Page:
Right, I meant to address this a long time ago. Ann says:
there’s medicine you can take for that ’spoons in the drawer’ thing.
Which reminds me of something I’ve been meaning to mention about Expat Life.
Little secret for ya – the famous Universal! Free! Healthcare! in Germany is, erm, not without its problems (though I still think it’s miles ahead of what the US has). Universal healthcare is not free, it’s actually quite expensive, and one of the ways Germany keeps costs down is through a pain-management philosophy that boils down to: Suck It Up, Ya Pansy. A friend who got a massive uterine infection after the birth of her first child did not get painkillers, though the nurses did pat her shoulder and say “aw, don’t cry, Mrs. X.” Contrast this with what the nurse told me after the Sniglet’s birth in Wisconsin: “here’s drugs for when your anesthetic wears off, here’s some more drugs, trust me you do not want to feel that pain.”
I wrote before about how Germans don’t do the “have a nice day” thing because it’s not genuine, and they consider themselves more “real” than, you know, people with manners (pet peeve of mine, sorry).
If you combine this with their philosophy on pain, you can see that drugs that affect brain function are very frowned upon. We got a lot of raised eyebrows and lashings of judgement on the Ritalin thing (from people whose kids don’t have ADD, of course), and never actually gave it to him because my own husband is – well, German. Hardcore German – dude refused novocaine at the dentist for years, before I came along and asked him what the hell he was trying to prove.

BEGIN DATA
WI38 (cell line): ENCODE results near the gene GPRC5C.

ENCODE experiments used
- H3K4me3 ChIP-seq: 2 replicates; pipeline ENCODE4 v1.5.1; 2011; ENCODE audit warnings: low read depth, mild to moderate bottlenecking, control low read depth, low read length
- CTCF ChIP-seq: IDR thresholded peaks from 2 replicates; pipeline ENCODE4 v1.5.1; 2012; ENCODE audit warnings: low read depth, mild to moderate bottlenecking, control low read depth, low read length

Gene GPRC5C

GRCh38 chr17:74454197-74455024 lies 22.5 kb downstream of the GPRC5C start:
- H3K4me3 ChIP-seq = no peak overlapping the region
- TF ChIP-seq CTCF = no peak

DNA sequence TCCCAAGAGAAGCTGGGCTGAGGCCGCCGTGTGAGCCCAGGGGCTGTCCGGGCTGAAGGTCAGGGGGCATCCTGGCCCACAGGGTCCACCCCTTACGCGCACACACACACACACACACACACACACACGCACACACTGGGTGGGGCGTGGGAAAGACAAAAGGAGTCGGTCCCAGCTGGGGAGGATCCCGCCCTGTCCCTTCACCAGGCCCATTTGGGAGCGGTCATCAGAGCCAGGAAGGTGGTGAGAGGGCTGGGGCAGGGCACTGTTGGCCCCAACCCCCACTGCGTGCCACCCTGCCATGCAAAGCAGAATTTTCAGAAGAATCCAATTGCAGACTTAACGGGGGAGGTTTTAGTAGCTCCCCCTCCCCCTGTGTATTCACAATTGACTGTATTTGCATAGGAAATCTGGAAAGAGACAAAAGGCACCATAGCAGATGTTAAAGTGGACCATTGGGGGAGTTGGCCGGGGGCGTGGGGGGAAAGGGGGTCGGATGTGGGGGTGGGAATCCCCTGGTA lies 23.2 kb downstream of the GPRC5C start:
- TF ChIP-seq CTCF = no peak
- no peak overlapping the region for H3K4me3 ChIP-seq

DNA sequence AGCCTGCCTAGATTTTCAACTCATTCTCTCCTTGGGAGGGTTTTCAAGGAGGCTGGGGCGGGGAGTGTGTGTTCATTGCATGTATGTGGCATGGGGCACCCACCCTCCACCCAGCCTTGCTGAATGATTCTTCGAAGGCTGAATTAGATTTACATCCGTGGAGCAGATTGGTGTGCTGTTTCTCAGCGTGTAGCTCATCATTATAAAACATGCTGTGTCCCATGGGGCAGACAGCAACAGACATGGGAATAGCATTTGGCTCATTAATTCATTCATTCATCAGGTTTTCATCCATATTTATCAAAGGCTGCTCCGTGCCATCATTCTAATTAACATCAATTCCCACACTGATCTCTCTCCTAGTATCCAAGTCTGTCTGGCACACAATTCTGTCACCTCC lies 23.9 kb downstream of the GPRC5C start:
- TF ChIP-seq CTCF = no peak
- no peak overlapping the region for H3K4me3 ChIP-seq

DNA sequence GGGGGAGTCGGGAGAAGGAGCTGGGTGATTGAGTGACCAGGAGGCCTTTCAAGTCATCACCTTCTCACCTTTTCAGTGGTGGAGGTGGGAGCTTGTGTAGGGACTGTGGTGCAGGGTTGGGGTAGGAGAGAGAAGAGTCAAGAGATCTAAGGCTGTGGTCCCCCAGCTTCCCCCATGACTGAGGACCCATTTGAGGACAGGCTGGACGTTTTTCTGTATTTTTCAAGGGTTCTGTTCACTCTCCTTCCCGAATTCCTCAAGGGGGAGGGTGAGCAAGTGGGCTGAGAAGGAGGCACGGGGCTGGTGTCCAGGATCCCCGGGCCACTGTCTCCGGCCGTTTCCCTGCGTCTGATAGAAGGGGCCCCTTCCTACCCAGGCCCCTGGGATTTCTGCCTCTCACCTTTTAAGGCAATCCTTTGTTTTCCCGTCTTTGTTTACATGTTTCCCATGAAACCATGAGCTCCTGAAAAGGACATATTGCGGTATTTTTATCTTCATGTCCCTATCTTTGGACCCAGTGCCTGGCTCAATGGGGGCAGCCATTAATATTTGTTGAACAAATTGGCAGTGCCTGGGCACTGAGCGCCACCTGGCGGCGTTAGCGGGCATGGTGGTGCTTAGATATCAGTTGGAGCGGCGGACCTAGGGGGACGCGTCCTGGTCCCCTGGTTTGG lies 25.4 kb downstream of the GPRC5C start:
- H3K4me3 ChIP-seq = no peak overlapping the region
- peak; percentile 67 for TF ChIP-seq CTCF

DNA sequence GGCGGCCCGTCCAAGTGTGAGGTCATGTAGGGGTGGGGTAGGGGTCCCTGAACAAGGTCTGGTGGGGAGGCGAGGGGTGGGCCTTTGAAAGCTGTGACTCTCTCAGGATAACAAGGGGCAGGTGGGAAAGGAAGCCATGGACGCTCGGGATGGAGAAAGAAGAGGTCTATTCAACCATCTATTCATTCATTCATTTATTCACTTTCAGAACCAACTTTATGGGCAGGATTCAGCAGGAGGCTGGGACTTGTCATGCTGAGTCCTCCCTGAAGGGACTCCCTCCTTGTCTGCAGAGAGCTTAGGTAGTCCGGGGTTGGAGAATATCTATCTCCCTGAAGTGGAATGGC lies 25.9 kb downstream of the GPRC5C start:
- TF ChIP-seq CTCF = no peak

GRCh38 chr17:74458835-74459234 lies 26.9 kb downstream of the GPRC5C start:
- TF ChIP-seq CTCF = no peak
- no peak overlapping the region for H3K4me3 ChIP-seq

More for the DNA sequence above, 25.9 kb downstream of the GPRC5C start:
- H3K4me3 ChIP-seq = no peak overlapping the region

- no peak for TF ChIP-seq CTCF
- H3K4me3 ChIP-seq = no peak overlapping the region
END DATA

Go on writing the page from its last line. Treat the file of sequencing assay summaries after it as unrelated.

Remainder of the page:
Mental problems kind of exist at the intersection between medical problems (suck it up) and personality (be honest). If your crazy inconveniences your kid’s teachers, it should be rigidly suppressed through iron self-discipline. If you work for the post office, public transit or any government office, you can of course unleash it on the public, but otherwise no outlets or crutches for you. So while I have thought about asking for help, I don’t really have the cojones to fight an entire culture’s assumptions when I can’t even count on my husband for support.
To be fair, I can see the value of this attitude, in a wider sense. If you want to make sure everyone can afford healthcare, you need to try to keep costs low. Social pressure is essentially free, and therefore a very good tool for that particular job. See? It’s working. I’m not getting meds on the public dime, and neither is my kid.
Song du jour of the day: Worn Me Down, by Rachael Yamagata.